"It makes Cosatu very angry that people are going to use the unsuspecting workers, sometimes leading [them] to their deaths … just because people want to be president of the country or the ANC in future.

"This is a systematic, orchestrated, long-time plan that is unfolding now," Dlamini said.

"The ANC as the ruling party shouldn't be afraid to be bold, condemn and expose … the ANC must continue to identify and deal with those who fund this chaos."

Malema said he would visit Lephalale in Limpopo next week, where there have been violent strikes over the alleged ill-treatment of locals near Eskom's Medupi power station. The area is also home to Exxaro's Grootgeluk coalmine and the Matimba power station.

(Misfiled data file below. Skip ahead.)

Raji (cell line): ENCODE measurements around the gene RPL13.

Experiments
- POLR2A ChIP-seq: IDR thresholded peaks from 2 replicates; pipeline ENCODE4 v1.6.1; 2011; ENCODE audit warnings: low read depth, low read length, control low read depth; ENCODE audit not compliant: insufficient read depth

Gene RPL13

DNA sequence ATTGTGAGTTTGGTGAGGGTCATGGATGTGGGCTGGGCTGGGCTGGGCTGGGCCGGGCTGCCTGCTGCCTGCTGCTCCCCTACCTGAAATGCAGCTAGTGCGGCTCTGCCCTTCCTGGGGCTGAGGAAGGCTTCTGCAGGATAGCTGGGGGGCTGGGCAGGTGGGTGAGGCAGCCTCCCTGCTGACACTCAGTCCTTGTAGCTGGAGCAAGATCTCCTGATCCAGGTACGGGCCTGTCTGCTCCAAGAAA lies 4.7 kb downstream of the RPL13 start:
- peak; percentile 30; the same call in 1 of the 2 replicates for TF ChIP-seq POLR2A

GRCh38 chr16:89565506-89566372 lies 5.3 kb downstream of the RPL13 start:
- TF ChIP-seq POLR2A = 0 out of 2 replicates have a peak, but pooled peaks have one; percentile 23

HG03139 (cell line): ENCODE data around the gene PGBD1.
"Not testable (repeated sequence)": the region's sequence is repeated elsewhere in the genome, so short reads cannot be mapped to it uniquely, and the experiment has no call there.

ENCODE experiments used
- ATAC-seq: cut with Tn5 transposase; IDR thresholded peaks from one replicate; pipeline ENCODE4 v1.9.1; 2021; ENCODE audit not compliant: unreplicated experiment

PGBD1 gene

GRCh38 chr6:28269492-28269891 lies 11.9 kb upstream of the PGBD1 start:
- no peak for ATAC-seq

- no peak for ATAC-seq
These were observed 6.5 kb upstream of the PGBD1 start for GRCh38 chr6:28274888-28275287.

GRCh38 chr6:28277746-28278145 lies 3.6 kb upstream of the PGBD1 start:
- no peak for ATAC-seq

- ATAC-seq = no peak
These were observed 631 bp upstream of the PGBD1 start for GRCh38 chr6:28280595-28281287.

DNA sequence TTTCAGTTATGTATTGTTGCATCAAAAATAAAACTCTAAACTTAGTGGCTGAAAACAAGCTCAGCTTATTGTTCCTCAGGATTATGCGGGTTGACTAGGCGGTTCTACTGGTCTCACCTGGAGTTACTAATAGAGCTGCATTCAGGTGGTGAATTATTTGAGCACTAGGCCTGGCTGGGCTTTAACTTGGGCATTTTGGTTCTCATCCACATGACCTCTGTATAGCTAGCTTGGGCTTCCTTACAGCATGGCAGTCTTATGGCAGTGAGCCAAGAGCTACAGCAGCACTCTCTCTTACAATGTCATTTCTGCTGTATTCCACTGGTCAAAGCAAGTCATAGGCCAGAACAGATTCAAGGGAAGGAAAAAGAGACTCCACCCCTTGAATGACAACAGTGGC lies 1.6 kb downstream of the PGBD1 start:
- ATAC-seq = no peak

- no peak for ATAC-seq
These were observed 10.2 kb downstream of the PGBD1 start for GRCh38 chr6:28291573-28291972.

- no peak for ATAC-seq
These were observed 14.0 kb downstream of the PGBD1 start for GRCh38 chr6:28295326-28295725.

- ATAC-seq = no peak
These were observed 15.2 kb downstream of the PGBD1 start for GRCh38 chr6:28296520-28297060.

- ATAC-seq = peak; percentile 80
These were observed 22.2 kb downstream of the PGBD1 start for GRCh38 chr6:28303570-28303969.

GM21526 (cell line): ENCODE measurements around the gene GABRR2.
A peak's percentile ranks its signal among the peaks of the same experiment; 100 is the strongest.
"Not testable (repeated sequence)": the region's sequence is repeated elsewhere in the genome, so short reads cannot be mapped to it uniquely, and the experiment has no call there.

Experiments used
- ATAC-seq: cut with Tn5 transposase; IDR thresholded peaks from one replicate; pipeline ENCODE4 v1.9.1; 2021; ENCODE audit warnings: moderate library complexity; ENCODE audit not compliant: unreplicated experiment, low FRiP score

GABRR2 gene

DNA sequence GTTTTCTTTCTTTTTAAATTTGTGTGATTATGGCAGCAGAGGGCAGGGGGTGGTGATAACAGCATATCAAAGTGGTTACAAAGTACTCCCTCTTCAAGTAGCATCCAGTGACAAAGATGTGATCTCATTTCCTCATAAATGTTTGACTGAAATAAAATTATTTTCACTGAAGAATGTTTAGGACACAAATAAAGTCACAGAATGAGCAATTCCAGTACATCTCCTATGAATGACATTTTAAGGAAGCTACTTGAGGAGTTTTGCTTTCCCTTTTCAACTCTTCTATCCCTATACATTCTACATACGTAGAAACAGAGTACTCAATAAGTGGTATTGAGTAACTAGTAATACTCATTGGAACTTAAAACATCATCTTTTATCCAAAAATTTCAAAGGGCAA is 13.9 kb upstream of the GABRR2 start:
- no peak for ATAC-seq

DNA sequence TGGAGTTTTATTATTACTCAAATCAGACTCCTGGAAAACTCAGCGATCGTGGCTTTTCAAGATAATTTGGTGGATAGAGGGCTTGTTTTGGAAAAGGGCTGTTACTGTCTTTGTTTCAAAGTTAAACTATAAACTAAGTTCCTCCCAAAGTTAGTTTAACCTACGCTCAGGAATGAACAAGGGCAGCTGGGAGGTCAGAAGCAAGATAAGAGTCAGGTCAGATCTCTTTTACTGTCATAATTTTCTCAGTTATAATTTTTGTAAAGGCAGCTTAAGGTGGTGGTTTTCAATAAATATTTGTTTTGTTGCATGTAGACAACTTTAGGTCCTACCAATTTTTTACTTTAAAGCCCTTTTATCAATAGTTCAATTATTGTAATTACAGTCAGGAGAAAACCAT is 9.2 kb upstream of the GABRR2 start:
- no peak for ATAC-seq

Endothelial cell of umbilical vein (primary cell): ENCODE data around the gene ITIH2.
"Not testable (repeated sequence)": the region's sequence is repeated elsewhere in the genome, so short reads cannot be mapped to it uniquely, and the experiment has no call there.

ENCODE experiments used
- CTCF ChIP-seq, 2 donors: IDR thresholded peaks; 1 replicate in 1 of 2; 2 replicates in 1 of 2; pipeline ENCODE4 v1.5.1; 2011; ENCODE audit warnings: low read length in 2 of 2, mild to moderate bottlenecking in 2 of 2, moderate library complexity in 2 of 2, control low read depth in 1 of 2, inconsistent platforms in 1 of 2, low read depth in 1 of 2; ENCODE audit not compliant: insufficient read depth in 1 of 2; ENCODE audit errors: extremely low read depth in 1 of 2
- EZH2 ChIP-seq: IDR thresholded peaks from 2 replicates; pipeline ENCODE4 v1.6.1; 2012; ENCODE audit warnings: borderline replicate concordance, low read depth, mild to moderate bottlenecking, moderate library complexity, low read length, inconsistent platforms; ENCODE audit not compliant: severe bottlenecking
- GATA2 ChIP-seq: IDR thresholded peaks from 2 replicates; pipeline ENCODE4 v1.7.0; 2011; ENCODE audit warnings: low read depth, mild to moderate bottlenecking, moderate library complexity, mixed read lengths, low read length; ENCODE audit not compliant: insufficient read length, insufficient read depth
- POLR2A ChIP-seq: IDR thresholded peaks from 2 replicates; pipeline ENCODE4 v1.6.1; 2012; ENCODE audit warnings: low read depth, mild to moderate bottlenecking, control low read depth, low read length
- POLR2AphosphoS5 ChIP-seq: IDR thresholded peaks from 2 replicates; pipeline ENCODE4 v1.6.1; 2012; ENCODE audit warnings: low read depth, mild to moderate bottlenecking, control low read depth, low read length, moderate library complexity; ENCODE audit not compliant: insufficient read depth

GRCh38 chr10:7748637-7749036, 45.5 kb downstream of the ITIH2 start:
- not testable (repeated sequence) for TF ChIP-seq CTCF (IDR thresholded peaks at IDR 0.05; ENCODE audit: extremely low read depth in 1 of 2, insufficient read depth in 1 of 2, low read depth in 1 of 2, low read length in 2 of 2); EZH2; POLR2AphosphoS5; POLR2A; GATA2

The mining revolution campaign is part of "the fight for economic freedom in our lifetime" launched by the league last year. It is being rolled out by an obscure structure called the Friends of the Youth League.

The labour issues that Malema has homed in on have taken on political overtones, which is making it difficult for mining companies to negotiate. Also the platform and airtime afforded to him has exposed the leadership vacuum in South Africa.

Platinum mining analyst at Cadiz solutions, Peter Major, said: "We need a real president, a real government."

Senior executive of transformation and stakeholder relations at the Chamber of Mines, Vusi Mabena, said there was great support for Zuma's initiative to set up an inter-ministerial committee following the Marikana massacre.

"We also all supported him when establishing a commission of inquiry, but where is it? In such a dire situation we may have needed to break some protocols to get things going quickly."

Initial unrest